Our observation of bacterial count for the R. leschenaultii guano is in the range of 1.71 × 107–3.34 × 1010 CFUs/gram, which is higher than previously reported count i.e. 2 × 105 for the guano of Myotis sp. of bats; possibly the use of fresh guano here as against the old and dried pellet used previously could be the reason31. The reported bacterial count for the stomach and intestinal contents of different species of bats was in the range of 105–1015 CFUs10,15,16 indicating that the main differences, apart from the sample itself, could be because of inter-individual variation due to host species, diet, body size, specificity and geographical location32.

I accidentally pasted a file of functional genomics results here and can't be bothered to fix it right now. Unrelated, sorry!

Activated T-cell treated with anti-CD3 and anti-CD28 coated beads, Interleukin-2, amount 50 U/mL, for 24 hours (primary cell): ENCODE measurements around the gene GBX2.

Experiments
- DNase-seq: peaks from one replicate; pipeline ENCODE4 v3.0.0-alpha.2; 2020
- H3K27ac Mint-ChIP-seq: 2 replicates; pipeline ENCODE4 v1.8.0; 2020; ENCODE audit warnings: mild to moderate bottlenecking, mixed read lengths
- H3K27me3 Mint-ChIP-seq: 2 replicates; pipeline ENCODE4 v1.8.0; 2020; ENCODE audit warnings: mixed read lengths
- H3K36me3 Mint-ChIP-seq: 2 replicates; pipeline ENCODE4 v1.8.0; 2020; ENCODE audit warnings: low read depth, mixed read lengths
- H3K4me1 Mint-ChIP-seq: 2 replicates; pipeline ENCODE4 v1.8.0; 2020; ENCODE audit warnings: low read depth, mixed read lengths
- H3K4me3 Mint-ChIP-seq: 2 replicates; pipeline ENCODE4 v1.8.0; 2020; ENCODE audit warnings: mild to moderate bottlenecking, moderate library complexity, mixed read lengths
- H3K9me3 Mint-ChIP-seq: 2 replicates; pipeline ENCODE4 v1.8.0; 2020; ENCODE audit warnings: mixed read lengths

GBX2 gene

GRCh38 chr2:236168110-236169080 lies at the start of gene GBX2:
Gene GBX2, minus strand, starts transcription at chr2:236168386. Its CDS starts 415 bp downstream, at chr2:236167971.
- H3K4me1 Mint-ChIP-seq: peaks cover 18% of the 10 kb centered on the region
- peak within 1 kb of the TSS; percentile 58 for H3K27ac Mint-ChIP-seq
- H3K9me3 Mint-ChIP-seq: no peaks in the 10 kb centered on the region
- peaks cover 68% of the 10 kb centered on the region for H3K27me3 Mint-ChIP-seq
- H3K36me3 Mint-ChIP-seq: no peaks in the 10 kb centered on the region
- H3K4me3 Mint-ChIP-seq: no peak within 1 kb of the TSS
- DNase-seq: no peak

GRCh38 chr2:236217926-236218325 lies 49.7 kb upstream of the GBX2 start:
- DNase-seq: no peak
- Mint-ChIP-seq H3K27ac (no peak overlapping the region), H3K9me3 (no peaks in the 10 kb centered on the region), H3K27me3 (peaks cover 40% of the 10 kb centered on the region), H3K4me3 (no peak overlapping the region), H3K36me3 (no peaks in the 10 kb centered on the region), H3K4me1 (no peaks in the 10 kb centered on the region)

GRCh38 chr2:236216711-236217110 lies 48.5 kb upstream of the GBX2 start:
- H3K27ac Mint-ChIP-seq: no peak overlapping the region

So far, most studies have used one or two bacteriological media to identify the bacterial communities associated with bats15,31, hence were confined. Few of such studies have reported about 17, 26 and 25 bacterial species from 4, 6 and 10 species of bats respectively17,32,33. In contrast, using four different bacteriological media, we were able to acquire four different bacterial phyla belonging to 37 genera and 105 different species, thus, signifying the importance of traditional approach in microbial communities’ exploration. This fact is further strengthened by the presence of unique 66 bacterial species not reported earlier from bats. Interestingly, only a single genus of bacteria i.e. Staphylococcus was found in BCS. Therefore, the possibility of BCS contaminating the guano was excluded and assumed that all bacterial species isolated from bat guano are autochthonous community. Such rock dwelling Staphylococcus has been associated with Manganese mobilization in basalt rocks34, hence, its high abundance in BCS is explained. While guano shared some bacterial genera with those observed in CW and CGS; the possibilities of these contaminating the guano was taken care during the sampling.